Let $c \in \mathbb{R}^n$, $M \subseteq \mathbb{R}^n$ such that the problem \begin{align}P:\quad\min_{x \in \mathbb{R}^n}&\quad c^\intercal x\\\textrm{s.t.}&\quad x \in M\end{align} is solvable.

If a subset $X \subseteq M$ is nonempty, closed and convex, does it follow that the subproblem \begin{align}P:\quad\min_{x \in \mathbb{R}^n}&\quad c^\intercal x\\\textrm{s.t.}&\quad x \in X\end{align} is also solvable?

Thoughts: I know this is not true if $X$ is only assumed to be closed: an epigraph reformulation of this is a counterexample.


By solvable I mean that the problem is feasible and the infimum is achieved.

  • 7
    $\begingroup$ What does solvable mean? $\endgroup$ Jan 4 '20 at 21:34

In your question, you call a problem 'solvable' if there exists an $\hat{x} \in M$ such that

\begin{align}c^\top\hat{x} = \inf_{x \in \mathbb{R}^n}&\quad c^\intercal x\\\textrm{s.t.}&\quad x \in M.\end{align}

The following example shows that the answer to your question is no.

Let $n = 2$ and take $c = (0,1)^\top$. Furthermore, let $$M = \{x \in \mathbb{R}^2 ~\vert~ x_2 \ge 0\}$$ and $$X = \{x \in \mathbb{R}^2 ~\vert~ x_2 \ge e^{x_1}\}.$$

Note that indeed $X \subseteq M$, because $x_2 \ge e^{x_1}$ implies that $x_2 \ge 0$. Furthermore, it is easy to verify that $X$ is closed and convex.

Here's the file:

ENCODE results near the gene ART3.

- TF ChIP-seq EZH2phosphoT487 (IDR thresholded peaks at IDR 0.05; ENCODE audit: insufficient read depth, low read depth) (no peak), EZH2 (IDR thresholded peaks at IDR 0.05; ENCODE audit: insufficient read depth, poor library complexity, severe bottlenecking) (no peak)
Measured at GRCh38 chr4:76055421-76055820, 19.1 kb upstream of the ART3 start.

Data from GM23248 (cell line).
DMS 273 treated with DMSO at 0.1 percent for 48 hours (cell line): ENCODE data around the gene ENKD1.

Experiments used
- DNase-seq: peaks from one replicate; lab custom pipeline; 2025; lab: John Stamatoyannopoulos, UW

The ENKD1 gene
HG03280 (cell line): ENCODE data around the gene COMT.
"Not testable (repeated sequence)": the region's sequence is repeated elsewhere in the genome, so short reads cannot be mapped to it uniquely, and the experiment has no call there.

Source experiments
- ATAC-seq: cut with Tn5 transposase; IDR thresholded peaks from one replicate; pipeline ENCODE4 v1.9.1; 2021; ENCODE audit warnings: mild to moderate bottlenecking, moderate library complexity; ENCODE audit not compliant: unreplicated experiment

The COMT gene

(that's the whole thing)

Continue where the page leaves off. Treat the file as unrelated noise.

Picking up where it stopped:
The minimization problem over $M$ is given by \begin{align}\inf_{x \in \mathbb{R}^2}&\quad x_2\\\textrm{s.t.}&\quad x_2 \ge 0.\end{align} Clearly, the minimum is attained by $\hat{x} = (0,0)^\top$, for example.

For the other optimization problem, we have \begin{align}\inf_{x \in \mathbb{R}^2}&\quad x_2\\\textrm{s.t.}&\quad x_2 \ge e^{x_1}.\end{align} The infimum is equal to zero, which results from taking the limit $x_1 \rightarrow -\infty$ and setting $x_2 = e^{x_1}$. However, this value cannot be attained by any $\hat{x} \in X$.

Final note: if you additionally assume that $X$ is bounded (or $M$ is bounded), then the Weierstrass theorem ensures that the minimum can be attained. No convexity is necessary.


Your Answer

By clicking “Post Your Answer”, you agree to our terms of service, privacy policy and cookie policy

Not the answer you're looking for? Browse other questions tagged or ask your own question.